(Marllyn Druin – Brooch/Pendant “Golden Sampler”)
From the French meaning “Iow cut”.
Developed in Italy in the 13th century, the technique of basse-taille spread through Italy, France and Spain and was especially popular in Europe during the Gothic and Renaissance periods.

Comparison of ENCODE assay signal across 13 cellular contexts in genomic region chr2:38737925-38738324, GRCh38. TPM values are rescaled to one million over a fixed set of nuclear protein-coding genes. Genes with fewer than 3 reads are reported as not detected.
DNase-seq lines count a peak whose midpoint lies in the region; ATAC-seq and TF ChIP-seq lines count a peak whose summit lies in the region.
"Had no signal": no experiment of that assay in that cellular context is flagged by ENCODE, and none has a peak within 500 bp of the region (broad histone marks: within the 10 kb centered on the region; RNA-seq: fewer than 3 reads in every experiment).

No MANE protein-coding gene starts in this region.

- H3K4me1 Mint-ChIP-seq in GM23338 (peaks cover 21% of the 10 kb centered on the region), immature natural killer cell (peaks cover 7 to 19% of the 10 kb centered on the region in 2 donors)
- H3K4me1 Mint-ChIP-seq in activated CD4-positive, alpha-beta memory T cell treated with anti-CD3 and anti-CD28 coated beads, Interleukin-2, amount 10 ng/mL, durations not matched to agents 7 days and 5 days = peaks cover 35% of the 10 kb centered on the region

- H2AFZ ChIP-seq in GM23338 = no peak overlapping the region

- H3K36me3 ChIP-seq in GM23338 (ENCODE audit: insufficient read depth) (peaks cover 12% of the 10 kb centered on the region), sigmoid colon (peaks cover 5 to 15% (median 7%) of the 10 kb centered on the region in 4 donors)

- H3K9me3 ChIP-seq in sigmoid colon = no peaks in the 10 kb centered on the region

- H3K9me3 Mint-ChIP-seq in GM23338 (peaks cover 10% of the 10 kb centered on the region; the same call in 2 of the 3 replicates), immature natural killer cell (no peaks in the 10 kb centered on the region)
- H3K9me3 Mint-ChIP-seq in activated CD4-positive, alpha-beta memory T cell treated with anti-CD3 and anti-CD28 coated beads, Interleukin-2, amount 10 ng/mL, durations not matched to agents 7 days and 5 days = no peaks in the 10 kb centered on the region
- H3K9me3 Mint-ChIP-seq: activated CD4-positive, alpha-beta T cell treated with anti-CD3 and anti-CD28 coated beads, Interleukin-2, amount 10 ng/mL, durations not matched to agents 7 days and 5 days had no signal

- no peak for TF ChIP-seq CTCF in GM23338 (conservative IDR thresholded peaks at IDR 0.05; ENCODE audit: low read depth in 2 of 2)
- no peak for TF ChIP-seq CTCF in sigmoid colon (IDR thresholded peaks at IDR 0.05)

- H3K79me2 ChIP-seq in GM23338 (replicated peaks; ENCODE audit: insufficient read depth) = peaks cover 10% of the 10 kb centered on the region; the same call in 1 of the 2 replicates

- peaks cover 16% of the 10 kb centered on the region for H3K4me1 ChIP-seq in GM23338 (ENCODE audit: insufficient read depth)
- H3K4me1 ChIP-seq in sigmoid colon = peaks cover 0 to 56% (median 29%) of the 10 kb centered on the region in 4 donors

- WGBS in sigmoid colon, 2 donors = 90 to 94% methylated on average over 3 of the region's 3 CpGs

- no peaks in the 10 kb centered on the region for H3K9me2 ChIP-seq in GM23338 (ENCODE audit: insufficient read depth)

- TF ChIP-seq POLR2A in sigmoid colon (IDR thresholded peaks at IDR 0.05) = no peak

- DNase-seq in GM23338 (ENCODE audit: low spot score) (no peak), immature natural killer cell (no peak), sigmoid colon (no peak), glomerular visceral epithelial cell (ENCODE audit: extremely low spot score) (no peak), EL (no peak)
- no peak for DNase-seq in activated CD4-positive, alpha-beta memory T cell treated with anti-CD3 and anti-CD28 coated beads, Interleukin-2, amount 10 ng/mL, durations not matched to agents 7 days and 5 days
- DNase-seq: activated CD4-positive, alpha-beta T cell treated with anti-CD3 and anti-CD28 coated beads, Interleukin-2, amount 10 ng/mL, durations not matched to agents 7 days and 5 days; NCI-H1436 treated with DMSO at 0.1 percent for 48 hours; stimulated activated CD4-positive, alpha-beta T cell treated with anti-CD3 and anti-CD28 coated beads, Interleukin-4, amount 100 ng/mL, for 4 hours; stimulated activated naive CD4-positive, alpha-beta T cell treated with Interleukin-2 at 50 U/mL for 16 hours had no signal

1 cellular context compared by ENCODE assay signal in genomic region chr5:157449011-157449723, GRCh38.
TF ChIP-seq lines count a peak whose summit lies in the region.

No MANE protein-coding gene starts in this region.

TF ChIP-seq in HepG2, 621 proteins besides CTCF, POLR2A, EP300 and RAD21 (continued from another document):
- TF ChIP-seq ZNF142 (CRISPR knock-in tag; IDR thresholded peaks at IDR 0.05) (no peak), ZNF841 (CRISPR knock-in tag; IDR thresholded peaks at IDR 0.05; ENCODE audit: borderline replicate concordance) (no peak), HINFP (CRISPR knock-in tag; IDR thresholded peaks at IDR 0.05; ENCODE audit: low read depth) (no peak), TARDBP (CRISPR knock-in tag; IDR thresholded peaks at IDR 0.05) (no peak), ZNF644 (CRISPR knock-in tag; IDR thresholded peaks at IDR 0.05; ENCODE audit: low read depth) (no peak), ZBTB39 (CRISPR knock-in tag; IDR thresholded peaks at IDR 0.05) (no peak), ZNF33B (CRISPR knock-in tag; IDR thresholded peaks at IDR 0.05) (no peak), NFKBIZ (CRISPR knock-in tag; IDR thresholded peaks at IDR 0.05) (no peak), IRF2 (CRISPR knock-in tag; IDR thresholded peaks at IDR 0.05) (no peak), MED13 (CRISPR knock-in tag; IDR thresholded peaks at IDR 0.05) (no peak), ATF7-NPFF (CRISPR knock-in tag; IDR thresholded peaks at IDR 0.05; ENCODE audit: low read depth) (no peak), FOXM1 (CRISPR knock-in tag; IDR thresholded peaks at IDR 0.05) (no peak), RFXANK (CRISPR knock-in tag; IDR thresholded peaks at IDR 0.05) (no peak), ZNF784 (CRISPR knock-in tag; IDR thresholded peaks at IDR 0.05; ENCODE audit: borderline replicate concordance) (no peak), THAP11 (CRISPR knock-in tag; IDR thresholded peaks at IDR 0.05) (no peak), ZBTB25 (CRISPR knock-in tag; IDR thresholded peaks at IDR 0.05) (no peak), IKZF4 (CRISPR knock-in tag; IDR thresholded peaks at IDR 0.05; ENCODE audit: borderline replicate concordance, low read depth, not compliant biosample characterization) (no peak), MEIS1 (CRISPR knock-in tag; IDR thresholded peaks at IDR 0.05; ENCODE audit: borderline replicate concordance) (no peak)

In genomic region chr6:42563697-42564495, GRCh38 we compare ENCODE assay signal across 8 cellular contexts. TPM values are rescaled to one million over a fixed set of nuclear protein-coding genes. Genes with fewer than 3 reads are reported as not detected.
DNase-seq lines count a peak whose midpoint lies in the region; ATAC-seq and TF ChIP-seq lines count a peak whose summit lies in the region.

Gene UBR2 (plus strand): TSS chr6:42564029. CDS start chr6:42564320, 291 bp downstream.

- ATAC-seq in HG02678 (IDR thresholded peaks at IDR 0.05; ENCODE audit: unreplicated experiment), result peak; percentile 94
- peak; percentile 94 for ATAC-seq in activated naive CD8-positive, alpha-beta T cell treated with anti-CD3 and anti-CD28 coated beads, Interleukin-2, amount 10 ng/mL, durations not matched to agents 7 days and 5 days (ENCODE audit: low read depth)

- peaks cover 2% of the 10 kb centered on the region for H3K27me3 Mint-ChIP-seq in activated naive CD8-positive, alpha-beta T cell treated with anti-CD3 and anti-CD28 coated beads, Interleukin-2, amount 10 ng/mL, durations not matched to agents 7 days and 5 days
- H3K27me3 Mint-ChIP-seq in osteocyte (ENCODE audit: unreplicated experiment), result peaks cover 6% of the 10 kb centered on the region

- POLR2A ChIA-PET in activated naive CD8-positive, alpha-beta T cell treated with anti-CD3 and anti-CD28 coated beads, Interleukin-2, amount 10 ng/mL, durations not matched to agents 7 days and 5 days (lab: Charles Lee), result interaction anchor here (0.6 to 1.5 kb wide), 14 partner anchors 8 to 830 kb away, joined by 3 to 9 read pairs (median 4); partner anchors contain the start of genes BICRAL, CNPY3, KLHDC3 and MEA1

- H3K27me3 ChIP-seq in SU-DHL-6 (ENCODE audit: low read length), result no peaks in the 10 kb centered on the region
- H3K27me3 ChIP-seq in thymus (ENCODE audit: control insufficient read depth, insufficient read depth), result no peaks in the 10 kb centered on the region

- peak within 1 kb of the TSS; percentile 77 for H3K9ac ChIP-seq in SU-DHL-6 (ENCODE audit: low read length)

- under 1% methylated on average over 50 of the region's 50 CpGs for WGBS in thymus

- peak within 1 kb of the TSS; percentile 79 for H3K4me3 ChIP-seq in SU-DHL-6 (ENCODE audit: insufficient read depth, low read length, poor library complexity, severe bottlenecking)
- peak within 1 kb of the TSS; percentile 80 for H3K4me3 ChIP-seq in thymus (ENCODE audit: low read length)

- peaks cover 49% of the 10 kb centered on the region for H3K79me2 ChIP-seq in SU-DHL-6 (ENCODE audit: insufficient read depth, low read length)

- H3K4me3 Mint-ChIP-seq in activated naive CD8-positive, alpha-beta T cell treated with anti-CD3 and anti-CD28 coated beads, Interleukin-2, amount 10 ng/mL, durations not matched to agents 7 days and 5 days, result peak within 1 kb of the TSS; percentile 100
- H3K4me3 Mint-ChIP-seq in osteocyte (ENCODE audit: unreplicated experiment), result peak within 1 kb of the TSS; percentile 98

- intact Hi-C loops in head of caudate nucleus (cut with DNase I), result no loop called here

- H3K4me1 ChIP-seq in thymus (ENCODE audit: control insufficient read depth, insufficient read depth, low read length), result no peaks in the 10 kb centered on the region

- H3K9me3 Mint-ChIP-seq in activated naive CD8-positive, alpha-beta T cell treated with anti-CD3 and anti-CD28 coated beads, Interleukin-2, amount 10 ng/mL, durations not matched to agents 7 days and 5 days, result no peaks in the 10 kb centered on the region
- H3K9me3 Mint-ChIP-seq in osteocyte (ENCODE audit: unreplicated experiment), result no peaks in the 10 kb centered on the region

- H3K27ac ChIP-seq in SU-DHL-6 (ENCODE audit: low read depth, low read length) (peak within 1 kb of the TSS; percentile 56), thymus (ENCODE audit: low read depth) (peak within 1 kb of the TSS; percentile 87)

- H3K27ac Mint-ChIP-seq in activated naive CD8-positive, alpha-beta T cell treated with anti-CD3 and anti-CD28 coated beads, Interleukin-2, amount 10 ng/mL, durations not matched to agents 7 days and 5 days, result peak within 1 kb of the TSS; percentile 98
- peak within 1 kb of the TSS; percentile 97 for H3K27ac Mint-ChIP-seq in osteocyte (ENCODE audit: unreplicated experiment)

Basically, this is a technique in which a metal surface is engraved or carved in varying depths of low relief, a texture which can be achieved in a number of ways such as etching, engraving, chasing, stamping, etc. The low relief surface is covered with transparent enamel, so that the design is revealed through it, and several thin layers of transparent enamels are then fired over this base giving the object a brilliant tonal quality. Basse-taille brings out the full beauty of transparent enamels, as the light is refracted from the shiny metal beneath creating an illusion of depth and play of light and shade. The more reflective the metal, the more enchanting and iridescent the effect – one reason why it is most effective used on gold or silver, the most reflective metals. The effect of the reflected light varies according to the thickness of the enamel lying over the surfaces of the low relief and so there are subtle variations in tonal strengths of the enamel colours, which range from bright highlights to the rich tones of the deep recesses.